5 Skills That Engineering School Doesn’t Teach But You Need to Learn

Disclaimer: This is rehashed from an article I wrote in July 2017 for GineersNow. Some parts are added or edited for clarity.

If you think graduating in engineering school is enough in order to be successful in your field, think again.

There are equally important things never taught in college that you need to learn in order to become a good engineer, to say the least. To become successful is another thing when you eventually mastered all the skills.

The primary goal of your engineering school is to provide you with technical knowledge and skills. All the necessary theories and practices in your field are studied so you could apply them in the real world later.

But more often than not, engineering schools fall short in molding the engineer to become a well-rounded employee. It takes more than just learning engineering to become an efficient and effective engineer. Relevant skills that need to be learned are almost never taught in college, like the following:

“Sales talking” or your ability to get people to listen to you

Having a billion-dollar idea that will significantly change the world but unable to convey it properly to others will just go down the drain or end up stolen by others without the credit. Look what happened to Nikola Tesla, taken advantage by Thomas Edison.

Engineers should know how to sales talk to properly exchange information and explain an important idea. This is a skill that is most valued when engineers have clients to attend to. It’s also not just about being able to talk but to communicate.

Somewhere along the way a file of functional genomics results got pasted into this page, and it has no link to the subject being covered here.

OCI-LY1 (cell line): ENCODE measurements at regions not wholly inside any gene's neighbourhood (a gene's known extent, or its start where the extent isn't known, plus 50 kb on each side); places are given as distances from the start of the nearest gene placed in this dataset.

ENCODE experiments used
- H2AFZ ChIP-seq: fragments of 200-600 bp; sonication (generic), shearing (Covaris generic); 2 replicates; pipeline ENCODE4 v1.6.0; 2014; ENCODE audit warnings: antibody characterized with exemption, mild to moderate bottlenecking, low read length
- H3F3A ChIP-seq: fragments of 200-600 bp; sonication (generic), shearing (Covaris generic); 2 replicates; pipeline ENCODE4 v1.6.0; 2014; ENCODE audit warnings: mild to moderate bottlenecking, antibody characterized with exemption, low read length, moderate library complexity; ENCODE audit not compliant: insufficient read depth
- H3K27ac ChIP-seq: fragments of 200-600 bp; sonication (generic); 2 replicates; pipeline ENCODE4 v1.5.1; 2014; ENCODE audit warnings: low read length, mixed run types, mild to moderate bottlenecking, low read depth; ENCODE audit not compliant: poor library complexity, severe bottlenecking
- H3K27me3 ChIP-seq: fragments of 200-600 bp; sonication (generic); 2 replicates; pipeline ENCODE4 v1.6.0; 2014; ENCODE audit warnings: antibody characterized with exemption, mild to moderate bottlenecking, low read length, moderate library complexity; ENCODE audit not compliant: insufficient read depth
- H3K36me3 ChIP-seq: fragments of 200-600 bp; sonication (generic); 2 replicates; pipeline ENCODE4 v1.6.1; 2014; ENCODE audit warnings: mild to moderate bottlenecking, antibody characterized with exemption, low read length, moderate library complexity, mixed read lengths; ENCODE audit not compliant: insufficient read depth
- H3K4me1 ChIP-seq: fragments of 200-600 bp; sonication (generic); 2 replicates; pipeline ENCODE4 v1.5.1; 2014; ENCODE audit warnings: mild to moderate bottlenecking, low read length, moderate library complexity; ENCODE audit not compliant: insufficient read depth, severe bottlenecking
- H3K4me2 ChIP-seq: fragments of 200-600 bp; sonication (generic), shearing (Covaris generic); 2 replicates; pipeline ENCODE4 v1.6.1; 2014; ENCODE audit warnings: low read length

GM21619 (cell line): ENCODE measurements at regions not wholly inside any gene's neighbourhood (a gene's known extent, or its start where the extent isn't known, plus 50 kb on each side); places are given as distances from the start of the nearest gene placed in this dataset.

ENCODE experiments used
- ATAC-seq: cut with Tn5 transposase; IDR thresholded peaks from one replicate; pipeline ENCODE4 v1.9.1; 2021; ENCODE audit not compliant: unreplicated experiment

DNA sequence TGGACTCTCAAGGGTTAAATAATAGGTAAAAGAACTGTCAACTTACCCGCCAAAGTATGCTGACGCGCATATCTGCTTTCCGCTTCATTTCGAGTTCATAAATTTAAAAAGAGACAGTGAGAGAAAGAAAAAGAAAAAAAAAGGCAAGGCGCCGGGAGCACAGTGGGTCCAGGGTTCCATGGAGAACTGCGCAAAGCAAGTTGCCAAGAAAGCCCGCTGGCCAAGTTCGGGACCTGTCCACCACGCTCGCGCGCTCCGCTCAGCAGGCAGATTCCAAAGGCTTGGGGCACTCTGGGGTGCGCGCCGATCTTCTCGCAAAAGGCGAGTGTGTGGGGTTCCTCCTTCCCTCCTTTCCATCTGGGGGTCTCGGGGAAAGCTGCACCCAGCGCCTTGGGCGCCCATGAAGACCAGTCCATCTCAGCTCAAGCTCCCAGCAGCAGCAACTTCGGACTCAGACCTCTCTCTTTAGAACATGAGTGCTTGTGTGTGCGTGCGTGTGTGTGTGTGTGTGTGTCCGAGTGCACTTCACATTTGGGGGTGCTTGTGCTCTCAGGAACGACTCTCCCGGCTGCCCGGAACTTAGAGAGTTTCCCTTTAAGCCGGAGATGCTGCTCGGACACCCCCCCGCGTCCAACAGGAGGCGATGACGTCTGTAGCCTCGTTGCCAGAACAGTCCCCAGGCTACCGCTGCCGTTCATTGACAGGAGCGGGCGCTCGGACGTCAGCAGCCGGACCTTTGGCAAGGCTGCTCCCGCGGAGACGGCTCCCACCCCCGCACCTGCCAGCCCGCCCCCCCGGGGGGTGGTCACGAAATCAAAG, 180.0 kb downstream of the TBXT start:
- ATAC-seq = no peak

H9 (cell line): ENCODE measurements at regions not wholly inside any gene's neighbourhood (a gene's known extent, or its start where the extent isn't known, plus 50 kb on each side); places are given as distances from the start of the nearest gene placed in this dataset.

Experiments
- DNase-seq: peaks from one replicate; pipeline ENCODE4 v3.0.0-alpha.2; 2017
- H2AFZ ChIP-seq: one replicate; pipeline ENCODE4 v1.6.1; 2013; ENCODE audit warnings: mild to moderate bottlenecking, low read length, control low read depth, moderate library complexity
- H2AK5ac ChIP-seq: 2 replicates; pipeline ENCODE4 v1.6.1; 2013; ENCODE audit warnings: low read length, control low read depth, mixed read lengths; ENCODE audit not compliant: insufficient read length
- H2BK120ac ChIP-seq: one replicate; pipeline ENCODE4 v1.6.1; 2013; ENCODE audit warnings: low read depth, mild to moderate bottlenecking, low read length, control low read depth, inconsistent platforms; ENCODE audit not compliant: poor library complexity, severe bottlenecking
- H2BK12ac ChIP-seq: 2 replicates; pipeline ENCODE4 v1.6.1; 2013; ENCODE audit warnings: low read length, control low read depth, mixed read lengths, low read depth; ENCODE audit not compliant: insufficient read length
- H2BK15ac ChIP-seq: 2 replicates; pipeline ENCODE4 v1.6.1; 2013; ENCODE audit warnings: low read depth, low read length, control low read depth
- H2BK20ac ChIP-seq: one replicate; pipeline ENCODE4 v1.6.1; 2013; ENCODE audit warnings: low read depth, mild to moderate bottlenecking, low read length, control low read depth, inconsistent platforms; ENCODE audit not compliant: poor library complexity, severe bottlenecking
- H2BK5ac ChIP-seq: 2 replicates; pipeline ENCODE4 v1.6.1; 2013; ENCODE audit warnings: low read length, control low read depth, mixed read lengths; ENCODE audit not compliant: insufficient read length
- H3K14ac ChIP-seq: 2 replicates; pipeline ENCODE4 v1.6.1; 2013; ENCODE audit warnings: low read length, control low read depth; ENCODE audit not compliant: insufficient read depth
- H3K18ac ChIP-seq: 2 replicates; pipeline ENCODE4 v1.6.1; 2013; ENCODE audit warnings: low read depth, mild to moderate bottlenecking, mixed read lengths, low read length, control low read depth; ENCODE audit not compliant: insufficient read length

“Graphic design” or your ability to make stuff look nice

Sometimes, the talk just won’t do – engineers have to show and tell.

Imagine having a presentation with only you talking over the microphone with no visual aids at all, say a Powerpoint, to discuss how a system or design works. Of course, the tendency of your audience is to get bored. This is where visual communication comes in: it enables presentation of ideas to be more engaging. It is a discipline that captures human attention through the eyes, and engineers are bound to learn that. You don’t have to know advanced graphic design, the basic would do.

“Business training” or your ability to negotiate and resolve oppositional situations

Engineers may know everything technical about a certain project, but others will take a look at it and suggest something else for a bargain. It is the job of the engineer to explain, moreover negotiate, and find common ground. You should identify which areas are okay to compromise and not so both sides can settle. The lack of this skill will cost you so much if not the entire project.

“Art class” or your ability to draw

It’s a universal perception that all engineers must be good at drawing. This cannot be true, because I suck at drawing myself – but engineers are inclined to have a certain level of skill in drawing. Being an artist (of your own right) can be learned like writing, so engineers only need to practice.

This skill allows you to properly convey immediate information through illustrating, like when you are asked to elaborate a diagram or system on paper. A messy drawing will only yield more confusion so better brush up on your drawing skills.

“Finance” or your ability to know money matters

Every engineering project involves cost. Which is why engineers are required to be knowledgeable about this.

There are courses that teach this in college but not in detail. You are bound to learn about money matters yourself, starting on salary income, taxes, loans, insurance, credits, and others.

If only institutions have courses designed to cater to these five skills, engineers would not have a rough first year with their career. But that’s how it works for now. We all have to live with it.

Source: Engineer Blogs

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